After a sold-out run at the tiny Hen and Chickens pub theatre in Islington last autumn, the satirical musical Blair on Broadway now takes a bigger stage in the West End. With book and lyrics by Ian Hollingshead and music by Timothy Muller, this is more revue-style sketch show than fully fledged musical, and more spoof than satire. But though the show fits nicely into the intimate studio space of the Arts Theatre, its mildly amusing portrait of the figurehead of New Labour makes little dramatic, musical or political impact. A transfer to Broadway seems as unlikely as Tony Blair converting to Islam.

There have already been a number of attempts to satirise Blair musically, including Justin Butcher’s over-the-top if exuberant The Madness of George Dubya by (also at the Arts) and Alastair Beaton’s disappointingly lacklustre Follow My Leader. The conceit of this show is that Blair tells his own story as Britain’s leader in the guise of a Broadway musical (and presumably hoping to win a Tony). As the subtitle “The finest actor of his age” indicates, Blair is portrayed as a consummate performer always conscious of his public image, but once again the Teflon prime minister escapes unscathed in an amiably toothless show that lacks any penetrative insights.

The episodic story moves from New Labour’s jubilation at the end of 13 years of Tory rule in 1997 – the high-water mark of Blair’s popularity – to his giving way to Gordon Brown ten years later after losing all public trust. As is made clear, the main reason for this downfall was of course the unpopular war in Iraq, the ultimate exercise in spin. The cheerfully breezy, upbeat style of the shows seems at odds with the downward spiral of the events depicted. Moreover, the half-hearted attacks on predictable soft targets and the cartoonish characterisation reveal nothing new.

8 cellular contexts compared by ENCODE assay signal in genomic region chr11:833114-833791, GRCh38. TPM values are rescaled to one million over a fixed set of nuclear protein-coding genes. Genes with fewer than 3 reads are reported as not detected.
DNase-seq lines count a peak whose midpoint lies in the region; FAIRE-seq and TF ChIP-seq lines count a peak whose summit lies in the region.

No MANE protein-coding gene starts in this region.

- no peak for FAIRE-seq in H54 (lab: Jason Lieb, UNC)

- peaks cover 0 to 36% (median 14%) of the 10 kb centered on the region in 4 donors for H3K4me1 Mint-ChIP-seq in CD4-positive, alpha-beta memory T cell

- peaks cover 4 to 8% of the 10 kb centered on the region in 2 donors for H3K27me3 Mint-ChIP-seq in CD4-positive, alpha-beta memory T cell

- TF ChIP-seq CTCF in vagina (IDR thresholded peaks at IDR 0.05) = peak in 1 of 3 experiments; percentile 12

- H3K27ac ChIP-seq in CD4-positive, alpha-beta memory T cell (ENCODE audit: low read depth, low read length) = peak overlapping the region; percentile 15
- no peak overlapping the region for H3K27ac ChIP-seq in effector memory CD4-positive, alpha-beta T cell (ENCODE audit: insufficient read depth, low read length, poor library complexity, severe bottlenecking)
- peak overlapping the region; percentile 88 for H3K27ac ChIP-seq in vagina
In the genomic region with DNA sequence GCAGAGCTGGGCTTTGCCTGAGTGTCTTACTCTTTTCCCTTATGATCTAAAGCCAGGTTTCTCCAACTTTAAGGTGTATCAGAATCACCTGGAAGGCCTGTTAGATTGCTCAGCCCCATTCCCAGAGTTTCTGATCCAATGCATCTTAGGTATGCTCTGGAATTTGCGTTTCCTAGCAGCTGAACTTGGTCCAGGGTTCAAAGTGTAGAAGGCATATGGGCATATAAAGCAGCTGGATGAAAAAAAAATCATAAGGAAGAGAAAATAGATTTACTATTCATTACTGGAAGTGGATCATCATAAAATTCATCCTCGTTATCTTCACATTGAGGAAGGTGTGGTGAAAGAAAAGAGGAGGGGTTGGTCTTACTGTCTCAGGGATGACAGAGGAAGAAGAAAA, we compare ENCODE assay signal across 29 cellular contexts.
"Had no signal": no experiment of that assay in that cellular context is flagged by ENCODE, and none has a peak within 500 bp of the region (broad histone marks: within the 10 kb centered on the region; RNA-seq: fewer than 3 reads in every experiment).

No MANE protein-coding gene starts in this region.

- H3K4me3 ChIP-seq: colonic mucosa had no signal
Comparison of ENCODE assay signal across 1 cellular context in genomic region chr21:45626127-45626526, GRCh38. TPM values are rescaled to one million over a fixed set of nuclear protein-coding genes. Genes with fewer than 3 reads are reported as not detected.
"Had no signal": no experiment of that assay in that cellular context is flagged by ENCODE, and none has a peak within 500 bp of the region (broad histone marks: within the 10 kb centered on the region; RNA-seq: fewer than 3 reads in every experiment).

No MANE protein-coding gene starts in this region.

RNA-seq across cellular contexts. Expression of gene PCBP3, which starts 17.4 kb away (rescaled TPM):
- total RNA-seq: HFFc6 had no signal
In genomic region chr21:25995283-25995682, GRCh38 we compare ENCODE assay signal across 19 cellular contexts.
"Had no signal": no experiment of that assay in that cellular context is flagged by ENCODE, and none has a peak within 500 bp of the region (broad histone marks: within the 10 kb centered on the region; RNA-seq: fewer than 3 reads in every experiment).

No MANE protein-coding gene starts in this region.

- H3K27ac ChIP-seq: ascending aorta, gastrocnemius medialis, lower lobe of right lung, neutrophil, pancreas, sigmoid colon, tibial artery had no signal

Muller’s often jazz-tinged and pastiche Broadway show music is quite tuneful, while Hollingshead’s lyrics sometimes rhyme wittily, but both tend to be on the bland side. The more entertaining numbers include a red-lit Mephistophelian Alastair Campbell urging the PM to “Spin It”, an aggressively rapping Jeremy Paxman addressing Blair as “You Preening Git” and awkward couple Blair and Bush singing a duet “Shoulder to Shoulder”, but the songs by anti-war protestors fail to rouse.

Director and choreographer Jessica Dawes ensures the action is reasonably free-flowing, while the cast is pretty lively. Joshua Martin does a passable impression of Blair, giving him the boyish enthusiasm of a wannabe rock star. Tara Siddall plays the increasingly frustrated Cherie “Juggling Balls”, and Chris Cambridge is very funny as the slack-jawed, tongue-rolling Brown impatiently waiting for “My Turn” in the limelight.

- Neil Dowden